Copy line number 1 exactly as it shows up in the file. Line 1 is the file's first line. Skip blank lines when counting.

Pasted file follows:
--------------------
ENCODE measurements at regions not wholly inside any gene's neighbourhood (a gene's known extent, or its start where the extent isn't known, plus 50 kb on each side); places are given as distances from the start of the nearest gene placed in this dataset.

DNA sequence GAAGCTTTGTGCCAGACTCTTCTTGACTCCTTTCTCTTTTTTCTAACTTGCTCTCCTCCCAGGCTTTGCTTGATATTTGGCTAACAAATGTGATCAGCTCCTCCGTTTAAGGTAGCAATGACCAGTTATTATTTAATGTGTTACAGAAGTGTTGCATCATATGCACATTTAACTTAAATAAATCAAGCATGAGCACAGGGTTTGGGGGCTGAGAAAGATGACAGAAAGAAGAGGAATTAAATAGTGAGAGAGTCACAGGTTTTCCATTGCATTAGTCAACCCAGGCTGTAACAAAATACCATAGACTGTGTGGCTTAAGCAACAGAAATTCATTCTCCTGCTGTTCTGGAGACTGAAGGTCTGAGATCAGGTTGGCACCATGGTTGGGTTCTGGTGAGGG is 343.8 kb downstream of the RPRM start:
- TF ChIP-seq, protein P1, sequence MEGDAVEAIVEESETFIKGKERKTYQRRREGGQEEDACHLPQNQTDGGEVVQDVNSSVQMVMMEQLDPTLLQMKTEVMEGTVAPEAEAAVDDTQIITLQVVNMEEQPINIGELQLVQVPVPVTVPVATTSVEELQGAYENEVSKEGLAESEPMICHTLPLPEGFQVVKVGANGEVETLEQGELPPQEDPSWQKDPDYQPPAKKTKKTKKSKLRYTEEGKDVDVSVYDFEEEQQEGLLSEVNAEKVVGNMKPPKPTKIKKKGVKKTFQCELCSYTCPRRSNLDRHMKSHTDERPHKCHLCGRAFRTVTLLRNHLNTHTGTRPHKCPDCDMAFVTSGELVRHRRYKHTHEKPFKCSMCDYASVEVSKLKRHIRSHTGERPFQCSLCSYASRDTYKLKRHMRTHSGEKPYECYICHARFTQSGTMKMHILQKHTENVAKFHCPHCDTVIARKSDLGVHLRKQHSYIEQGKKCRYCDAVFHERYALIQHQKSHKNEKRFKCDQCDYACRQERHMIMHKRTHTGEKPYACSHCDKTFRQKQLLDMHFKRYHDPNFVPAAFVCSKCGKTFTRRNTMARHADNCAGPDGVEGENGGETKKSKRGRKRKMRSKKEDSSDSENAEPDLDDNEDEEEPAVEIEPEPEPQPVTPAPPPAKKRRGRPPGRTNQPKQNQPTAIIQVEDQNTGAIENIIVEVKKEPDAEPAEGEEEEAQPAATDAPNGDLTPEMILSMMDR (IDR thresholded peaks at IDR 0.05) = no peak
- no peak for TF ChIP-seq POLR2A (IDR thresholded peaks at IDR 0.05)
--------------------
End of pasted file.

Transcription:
ENCODE measurements at regions not wholly inside any gene's neighbourhood (a gene's known extent, or its start where the extent isn't known, plus 50 kb on each side); places are given as distances from the start of the nearest gene placed in this dataset.